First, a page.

New narratives are reminiscent of earlier critiques by radical Black feminist Audre Lorde. In her 1980 memoir, Cancer Journals, she wrote that, when women are seen as “decoration and externally defined sex objects,” breast cancer becomes a “cosmetic problem” instead of a life-threatening disease. After having one breast removed, Lorde refused to wear a prosthetic, considering it to be depoliticizing and a type of silencing. Contrary to Lorde’s hope that “an army of one-breasted women would descend the steps of Congress,” demanding research on the causes of breast cancer, the bulk of the current debate is limited to body image, cultural representation, and medical bias toward reconstruction at the expense of comfort and health. Flat activist Paulette Leaphart has fought back by linking health inequality to economic injustice. She walked topless and breastless from her hometown of Biloxi, Mississippi, to Washington, D.C. in 2016 to raise awareness about the costs of breast cancer for poor women, and was even featured in Beyoncé’s video album, Lemonade. Although Leaphart and some other flat rebels are raising questions about economic injustice and the appropriate uses of breast cancer research money, the political implications of these debates are often muted. This may be especially problematic in a time when women’s health and bodily autonomy are being undermined through state laws and federal defunding of Planned Parenthood.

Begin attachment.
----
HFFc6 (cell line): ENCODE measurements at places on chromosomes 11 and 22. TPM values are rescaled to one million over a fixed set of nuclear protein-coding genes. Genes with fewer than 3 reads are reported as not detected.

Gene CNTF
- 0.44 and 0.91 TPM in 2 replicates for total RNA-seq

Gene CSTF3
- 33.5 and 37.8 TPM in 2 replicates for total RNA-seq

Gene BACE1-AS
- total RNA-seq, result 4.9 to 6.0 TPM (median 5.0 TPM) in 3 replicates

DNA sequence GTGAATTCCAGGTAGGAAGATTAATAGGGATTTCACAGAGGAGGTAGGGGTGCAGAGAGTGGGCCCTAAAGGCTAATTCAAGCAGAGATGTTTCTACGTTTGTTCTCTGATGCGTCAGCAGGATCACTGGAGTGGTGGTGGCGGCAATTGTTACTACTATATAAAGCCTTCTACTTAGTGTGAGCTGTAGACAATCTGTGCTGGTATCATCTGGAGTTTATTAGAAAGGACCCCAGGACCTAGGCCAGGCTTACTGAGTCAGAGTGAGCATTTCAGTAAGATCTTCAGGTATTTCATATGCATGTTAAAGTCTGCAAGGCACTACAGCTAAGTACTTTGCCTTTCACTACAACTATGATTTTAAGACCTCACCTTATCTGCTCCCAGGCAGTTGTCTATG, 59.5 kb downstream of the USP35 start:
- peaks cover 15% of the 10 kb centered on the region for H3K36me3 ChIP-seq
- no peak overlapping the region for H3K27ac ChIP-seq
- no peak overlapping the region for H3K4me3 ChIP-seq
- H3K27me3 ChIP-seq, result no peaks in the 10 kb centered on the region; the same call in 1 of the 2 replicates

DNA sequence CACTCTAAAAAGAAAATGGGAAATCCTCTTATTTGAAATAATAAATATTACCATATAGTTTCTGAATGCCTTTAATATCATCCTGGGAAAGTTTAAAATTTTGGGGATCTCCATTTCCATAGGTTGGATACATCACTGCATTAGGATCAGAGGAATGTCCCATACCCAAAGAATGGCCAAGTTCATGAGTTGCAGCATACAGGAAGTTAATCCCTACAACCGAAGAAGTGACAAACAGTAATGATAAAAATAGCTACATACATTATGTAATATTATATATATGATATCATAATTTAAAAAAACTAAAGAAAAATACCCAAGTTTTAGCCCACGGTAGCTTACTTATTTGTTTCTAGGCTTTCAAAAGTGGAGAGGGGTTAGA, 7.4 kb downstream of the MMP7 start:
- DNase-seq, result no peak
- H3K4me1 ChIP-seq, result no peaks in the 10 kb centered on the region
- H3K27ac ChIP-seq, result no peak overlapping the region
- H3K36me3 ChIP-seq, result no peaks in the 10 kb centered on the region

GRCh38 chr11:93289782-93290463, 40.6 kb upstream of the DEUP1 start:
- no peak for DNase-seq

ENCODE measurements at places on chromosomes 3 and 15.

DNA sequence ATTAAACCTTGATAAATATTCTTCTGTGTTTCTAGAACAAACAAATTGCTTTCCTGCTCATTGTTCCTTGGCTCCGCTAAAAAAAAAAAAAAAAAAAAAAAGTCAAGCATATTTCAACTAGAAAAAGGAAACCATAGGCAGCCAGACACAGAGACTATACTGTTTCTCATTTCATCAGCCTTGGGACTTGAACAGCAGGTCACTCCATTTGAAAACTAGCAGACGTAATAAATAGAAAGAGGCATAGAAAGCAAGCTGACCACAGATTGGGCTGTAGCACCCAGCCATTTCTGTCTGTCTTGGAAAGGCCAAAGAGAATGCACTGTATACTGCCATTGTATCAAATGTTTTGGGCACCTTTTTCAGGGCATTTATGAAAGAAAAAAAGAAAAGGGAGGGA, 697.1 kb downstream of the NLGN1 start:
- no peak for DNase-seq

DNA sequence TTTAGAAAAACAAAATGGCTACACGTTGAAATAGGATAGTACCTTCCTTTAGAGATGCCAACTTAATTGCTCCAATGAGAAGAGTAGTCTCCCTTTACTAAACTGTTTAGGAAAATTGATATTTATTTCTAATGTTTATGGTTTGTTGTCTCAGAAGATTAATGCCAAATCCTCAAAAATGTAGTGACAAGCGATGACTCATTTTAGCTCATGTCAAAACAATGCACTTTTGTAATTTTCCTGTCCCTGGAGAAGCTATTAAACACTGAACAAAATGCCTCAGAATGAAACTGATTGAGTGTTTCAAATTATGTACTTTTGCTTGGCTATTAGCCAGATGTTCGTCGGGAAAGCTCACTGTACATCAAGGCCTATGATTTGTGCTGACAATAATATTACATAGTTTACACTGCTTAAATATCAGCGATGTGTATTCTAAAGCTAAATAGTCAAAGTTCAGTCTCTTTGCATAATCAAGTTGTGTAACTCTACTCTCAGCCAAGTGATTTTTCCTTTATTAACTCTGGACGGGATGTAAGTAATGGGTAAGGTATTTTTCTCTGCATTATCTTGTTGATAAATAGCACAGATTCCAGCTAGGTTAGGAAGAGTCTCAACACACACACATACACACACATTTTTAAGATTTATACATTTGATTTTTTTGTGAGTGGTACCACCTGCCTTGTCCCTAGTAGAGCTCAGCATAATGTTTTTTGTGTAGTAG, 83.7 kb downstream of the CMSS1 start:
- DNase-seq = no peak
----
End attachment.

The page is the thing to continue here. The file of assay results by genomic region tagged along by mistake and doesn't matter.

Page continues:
On Full Display
By sharing their experiences and decision-making processes, flat rebels help raise awareness about the risks and discomforts of breast reconstruction. Flat rebels reject the association between artificially constructed breasts and sexuality, femininity, and wholeness—pushing back against the dominant expectation of hiding the results of breast cancer behind prosthetics or silicone. Instead, flat rebels have chosen to put their chests and their choices on full display.